Hard Rider (Bad Boy Bikers Book 1)(7)

By: Lydia Pax

That was okay though. Just so long as it all stopped burning.

After a few minutes the smoke cleared. The soupy sludge of the extinguisher hissed and chattered as it slipped down the engine chassis. She didn’t know a lot about cars, but it looked like something metal had melted. She knew enough to know that was bad.

Her guess was the radiator, overheated from the day. Her father used to always prescribe driving during the hot Marlowe summers with an extra tank or two of water in the back. It had come in handy more than once for him. She had forgotten such things—had tried to forget a lot about her life in Marlowe. It was not a friendly place for her.

A heavy-duty motorcycle pulled off the road just behind June and its rider walked toward her now.

June had to stop and watch him approach. He was that sort of man. Tall, heavily built. He wore a tight black t-shirt, practically painted to the heavily chiseled body underneath. Long sexy lines and delicate shapes of ink decorated the steel-hard skin of his arms.

She watched his pectorals shift, feeling something akin to hypnosis. A beard, dark and thick, was cut close under his chin. His gaze stared a hole right at June, and suddenly she felt under-dressed and over-dressed, both.

Under-dressed, because that kind of gaze made her feel close to naked. And over-dressed, because that kind of gaze from that kind of man made her want to get naked. He was like sex incarnate, and she wasn't sure if she could even survive a round with him in the bed.

And part of her desperately wanted to find out.

Her hair was long and chestnut and she pushed it to one side as he approached, suddenly not sure of how to approach the use of that fleshy thing between her teeth.

A tongue, was that what it was called? Words failed her, suddenly ending an alliance forged years and years ago when she'd picked up her first book of poetry at a swap meet.

“Radiator’s shot,” he said, taking a cursory look at the damage. “That’s what you get for picking a foreign car.”

She tried to compose herself and say something smart. “Who shoots a radiator?”

Oh, yes, June. Very smart. Let him think you’re an idiot, let him put his guard down.

He smiled, though, and took a long look at her, up and down. Appreciative, making a clear judgment in his head. There was a leather jacket vest in his hands, dark white and red patches on its surface. She couldn’t make any of them out.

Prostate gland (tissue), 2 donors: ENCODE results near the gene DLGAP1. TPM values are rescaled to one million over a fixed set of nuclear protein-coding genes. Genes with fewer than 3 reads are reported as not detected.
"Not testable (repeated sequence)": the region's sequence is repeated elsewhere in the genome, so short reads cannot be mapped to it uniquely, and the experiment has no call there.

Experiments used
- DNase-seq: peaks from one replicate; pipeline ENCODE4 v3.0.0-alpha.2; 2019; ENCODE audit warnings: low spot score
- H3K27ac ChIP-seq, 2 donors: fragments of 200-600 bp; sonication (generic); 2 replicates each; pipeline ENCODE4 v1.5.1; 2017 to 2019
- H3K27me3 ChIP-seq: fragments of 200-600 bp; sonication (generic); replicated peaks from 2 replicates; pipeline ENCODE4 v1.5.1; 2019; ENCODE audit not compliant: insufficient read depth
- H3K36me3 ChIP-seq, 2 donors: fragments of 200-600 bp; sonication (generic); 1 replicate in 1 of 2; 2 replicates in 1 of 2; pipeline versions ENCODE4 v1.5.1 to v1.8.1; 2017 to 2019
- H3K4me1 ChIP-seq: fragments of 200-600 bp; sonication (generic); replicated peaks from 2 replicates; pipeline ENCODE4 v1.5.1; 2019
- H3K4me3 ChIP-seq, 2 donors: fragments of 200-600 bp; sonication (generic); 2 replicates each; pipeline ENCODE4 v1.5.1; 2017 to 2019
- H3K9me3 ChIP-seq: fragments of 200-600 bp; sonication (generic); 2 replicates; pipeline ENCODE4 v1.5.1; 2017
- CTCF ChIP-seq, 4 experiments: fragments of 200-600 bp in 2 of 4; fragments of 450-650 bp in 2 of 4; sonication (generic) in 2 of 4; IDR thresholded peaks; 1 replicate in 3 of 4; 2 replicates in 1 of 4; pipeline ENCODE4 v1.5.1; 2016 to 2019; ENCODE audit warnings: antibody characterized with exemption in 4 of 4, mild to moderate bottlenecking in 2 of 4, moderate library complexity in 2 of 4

June found herself vainly hoping he liked what he saw. It was stupid—idiotic, really—she was a woman with a personality and a goddamn college degree. She was more than a long pair of legs in tight jeans and a pair of breasts in a slender shirt, more than a piece of meat. But there was something about this man’s vibe, something about his scent, that made her kind of want to be seen as a piece of meat.

“I meant it got over-exerted. Probably from—”

“From the heat, I know. I was joking. I’d been driving for six hours and hadn’t stopped. It’s my own fault.” Her clumsy reticence was quickly being replaced with clumsy babbling. “I should have brought some water, but there wasn’t room in the car with everything else. It’s my whole life in there, you know, and I just—well. I’m trying to set up in Marlowe for awhile, and I couldn’t leave anything behind, so—”

“Marlowe?” he smiled. “Hell, that’s where I’m from, too. My name is Ram.”

He held out a hand. It was big and covered in callouses, near twice the size of June’s. She took it, gripping firmly. June had spent a lot of time practicing her handshake on frat boys in Austin and she knew her handshake was easily their equal.

It didn’t seem like it would be Ram’s equal—but then, he didn’t try to squeeze her fingers off like those idiots in Austin did.

“June,” she said. “It’s nice to meet you. Ram?”

He chuckled. “You don’t know anyone else named Ram, I take it.”

“Do you?”

“It’s a sort of a nickname. I’ll tell you about it some time.”

She smiled, cocking her hip just slightly. “Oh yeah? How’s that? You gonna follow me home?”

“Maybe. You’re gonna need a ride.” He pointed to his truck. “I can help you out, if you want. I make it a point to help out folks who need it, especially in Marlowe.”

“We’re not in Marlowe.”

He shrugged. “No, but you’re from there. You want my help or not?”

Not a man who wanted his time wasted. She licked her lips just slightly, imagining herself in the truck with this man. Wondering where his hands might wander. He didn’t seem like a man who heard “no” very often...or at all. Not the sort of man who paid attention if he did hear it. The kind of man who always knew best...and could back it up.

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